Format: DVD from DeKalb Public Library on big ol’ television.
I first watched Koyaanisqatsi either at the end of my tenure in high school or shortly thereafter. At any rate it was more than 20 years ago. The second time I watched it was tonight. I’d love to say there are specific scenes and things I remember from this film over 20+ years, but that wouldn’t be precisely true. It would be precisely true, however, to suggest that I do remember it and tonight recalled much of it nearly intact from all those years ago.
Koyaanisqatsi, a Hopi word meaning “life out of balance,” is a film of surprising beauty and power, or at least I find it so. I can see how many would find this film either dreadfully dull (see: Jeanne Dielman) or nearly unwatchable. There is no plot as such, and no dialogue. Instead, we are presented with constant images of landscapes, nature, clouds and then a subtle shift into technology, industry, and masses of humanity. Some of these images rush by at a frenetic pace while others are shown in slow motion, unfolding before our eyes. Time-lapse photography makes up a great deal of this film, which runs at an increasing and increasingly disturbing pace through its near 90 minutes.
Most of what sticks is not one image flowing into the next or a particular sequence, but snapshots. A mushroom cloud unfolding and growing, shot over the outstretched arms of a cactus. Airplanes doing a balletic dance in preparation for take off. The moon, huge and almost artificial looking, rising and being eclipsed by an office building. Banks of clouds reflected in the glass and steel of massive high rise structures. Oceans of people fighting their way onto an escalator. Lines of cars driving endlessly into the night, mere streaks of headlights with the speeded up camera.
It is dizzying in its effect, and challenging to watch. Very little is shown at its regular speed. We pause languidly over mountain passes, deserts, mesas standing against too-blue skies. We rush headlong through factories, watching cars and computers being built at breakneck speed. Almost all of the human motion is shown at near-blinding pace, and that which isn’t is slowly and inexorably speeded up as the film progresses, pushing the pace of human life ever faster, ever onward.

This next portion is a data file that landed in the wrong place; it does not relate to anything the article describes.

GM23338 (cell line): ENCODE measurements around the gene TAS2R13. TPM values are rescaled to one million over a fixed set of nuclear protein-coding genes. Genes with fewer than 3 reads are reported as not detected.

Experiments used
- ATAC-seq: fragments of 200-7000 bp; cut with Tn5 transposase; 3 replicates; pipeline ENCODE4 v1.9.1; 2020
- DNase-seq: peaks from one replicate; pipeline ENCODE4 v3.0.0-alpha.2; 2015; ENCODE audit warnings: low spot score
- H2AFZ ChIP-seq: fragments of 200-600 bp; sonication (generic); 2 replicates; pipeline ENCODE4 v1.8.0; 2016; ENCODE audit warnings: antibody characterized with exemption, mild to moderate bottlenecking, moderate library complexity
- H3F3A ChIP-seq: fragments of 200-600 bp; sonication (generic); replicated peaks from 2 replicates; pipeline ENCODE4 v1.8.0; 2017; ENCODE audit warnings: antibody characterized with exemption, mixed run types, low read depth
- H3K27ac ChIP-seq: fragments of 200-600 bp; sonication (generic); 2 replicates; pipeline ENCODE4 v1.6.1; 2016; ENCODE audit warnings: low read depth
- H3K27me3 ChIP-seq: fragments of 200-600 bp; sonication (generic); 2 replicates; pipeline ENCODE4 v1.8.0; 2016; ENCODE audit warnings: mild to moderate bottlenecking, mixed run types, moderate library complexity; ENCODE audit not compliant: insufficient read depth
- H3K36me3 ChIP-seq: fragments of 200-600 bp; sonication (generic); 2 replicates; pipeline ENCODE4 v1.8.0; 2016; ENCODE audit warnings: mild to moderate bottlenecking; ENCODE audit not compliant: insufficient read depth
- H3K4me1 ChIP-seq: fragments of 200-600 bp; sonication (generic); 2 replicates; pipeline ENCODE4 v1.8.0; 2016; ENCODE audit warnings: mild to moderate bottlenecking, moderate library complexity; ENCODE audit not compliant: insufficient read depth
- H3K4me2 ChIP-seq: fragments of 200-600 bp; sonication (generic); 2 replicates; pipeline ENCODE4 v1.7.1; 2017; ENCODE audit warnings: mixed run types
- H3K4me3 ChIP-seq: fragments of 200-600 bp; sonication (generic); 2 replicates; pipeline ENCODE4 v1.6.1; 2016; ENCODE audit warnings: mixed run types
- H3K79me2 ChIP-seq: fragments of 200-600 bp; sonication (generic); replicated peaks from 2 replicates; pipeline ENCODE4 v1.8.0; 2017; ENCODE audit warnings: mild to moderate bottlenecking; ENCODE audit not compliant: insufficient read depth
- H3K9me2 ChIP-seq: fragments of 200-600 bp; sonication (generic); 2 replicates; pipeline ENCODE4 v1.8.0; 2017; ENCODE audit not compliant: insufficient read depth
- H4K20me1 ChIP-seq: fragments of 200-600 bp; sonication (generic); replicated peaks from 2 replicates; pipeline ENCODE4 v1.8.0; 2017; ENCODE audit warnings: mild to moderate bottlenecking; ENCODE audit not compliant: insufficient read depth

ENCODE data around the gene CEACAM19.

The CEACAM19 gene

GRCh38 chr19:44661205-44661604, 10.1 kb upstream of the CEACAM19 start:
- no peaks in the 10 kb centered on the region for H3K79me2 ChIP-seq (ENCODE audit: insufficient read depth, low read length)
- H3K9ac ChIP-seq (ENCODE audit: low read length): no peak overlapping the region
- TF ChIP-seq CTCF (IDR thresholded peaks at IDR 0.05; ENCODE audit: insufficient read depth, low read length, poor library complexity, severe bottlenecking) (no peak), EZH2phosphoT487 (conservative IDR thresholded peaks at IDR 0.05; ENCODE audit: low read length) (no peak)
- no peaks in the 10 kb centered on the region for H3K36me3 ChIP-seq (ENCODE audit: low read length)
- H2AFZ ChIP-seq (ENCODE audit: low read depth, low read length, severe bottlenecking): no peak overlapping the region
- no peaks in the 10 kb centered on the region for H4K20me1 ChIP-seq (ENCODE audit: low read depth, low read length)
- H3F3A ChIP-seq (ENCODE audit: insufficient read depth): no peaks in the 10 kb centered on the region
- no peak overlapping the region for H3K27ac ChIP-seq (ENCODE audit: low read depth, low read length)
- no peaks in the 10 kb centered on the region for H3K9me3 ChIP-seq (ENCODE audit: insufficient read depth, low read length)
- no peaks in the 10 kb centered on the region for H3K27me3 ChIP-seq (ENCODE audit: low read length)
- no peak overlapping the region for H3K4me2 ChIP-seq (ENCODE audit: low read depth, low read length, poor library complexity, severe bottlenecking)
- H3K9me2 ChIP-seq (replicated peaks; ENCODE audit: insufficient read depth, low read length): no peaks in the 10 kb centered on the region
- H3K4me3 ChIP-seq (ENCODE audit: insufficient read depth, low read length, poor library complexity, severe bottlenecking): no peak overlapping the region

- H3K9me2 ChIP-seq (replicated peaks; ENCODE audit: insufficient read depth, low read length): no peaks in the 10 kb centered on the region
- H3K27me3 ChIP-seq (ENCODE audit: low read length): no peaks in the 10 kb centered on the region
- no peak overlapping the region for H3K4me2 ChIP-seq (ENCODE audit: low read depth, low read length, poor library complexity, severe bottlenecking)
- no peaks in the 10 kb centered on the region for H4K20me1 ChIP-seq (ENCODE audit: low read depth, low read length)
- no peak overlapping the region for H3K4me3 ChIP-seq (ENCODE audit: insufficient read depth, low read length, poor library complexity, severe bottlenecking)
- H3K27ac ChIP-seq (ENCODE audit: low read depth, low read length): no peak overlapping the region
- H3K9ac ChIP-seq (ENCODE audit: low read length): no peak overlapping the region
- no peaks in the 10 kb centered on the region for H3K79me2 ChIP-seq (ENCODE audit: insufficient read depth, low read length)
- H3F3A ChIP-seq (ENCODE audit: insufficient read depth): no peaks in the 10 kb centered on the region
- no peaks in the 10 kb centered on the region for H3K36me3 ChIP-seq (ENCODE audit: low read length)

While the film itself is an achievement artistically, it would be very little without the tremendous and gripping soundtrack by Phillip Glass. This I do remember specifically. The chanting beginning, low and slow voices repeating the name of the film, the voices and music sounding somehow like the Hopi from which the film name comes. The music changing and becoming more and more wild and uncontrolled as the footage becomes similarly speeded up and relentless. I can’t claim to be a huge fan of Glass, but this music makes the film what it is. Without it, it’s striking, juxtaposed images. With the music, it’s a real statement. Glass knows what we are expecting—we need musical resolution of themes and we are waiting for particular chords or notes to be struck to resolve the theme that has played, and he keeps this from us, continuously building tension as the images go faster and faster in front of us. We need the release of those notes, and he keeps them from us for a painfully long time.
This, of course, is intentional. It is, after all, “life out of balance,” and to give us the resolution would work against that idea. The fact that we can’t have the resolution is what keeps us out of balance, keeps us waiting and waiting for that thing that we need and cannot get. For a film without plot or dialogue, this is riveting stuff, and the images wouldn’t convey nearly the same power without this additional tension pulling on us.
A few years after this film came out, David Byrne of Talking Heads fame released a film called True Stories. It’s a personal favorite of mine, a film I dearly love every time I watch it, and one that does not get spoiled in the retelling. Much of Koyaanisqatsi reminded me of True Stories, but that isn’t surprising. Byrne certainly watched this film, and duplicated both the music in places as well as much of the style of camera-moving-across-buildings visual look. It’s either parody or homage, and I’m prone to think that it’s homage rather than poking fun.
Koyaanisqatsi is not a film for everyone. It is not completely accessible and requires a great deal from its audience for it to be appreciated. It’s worth the effort. When this whole thing is done, I’m going to seek out the other two films of this trilogy: Powaqqatsi (life in transformation) and Naqoyqatsi (life as war).
Why to watch Koyaanisqatsi: Difficult and compelling
Why not to watch: Landscape, landscape, explosion, landscape, people walking, factory, ad astra, ad infinitum.
I had a similar reaction to you to Reggio's film. It is hard to sum it up in words, which is clearly Reggio's intention. I would love to have seen it on the biggest screen possible.ReplyDelete
I was reminded of Vertov's Man With a Movie Camera, though this was more reflective, less playful than that film.
Vertov is a great call out here. Thre's not much that exists in terms of comparison, though. It's really not so much a film as it is an experience.Delete
I watched Koyaanisqatsi last night. I started it kind of late and I didn't think I'd watch the whole thing before I went to bed, but it wasn't hard. I paused it to get a sweater and I was surprised to find I had watched half of it. The time went so fast.ReplyDelete
Maybe it helped that I had a little fun with it. My nephew (he's 13) came down to get a snack and looked at it. It was an aerial view of cracked dirt mounds in the desert. My nephew said "What's that?" and I said "I don't know. I think it's an extreme close-up of an oatmeal cookie."
Seriously, I was mesmerized. That Phillip Glass score helps a lot.
Yeah, I don't think this is half the movie without Phillip Glass's contribution. It makes everything go down a lot easier.Delete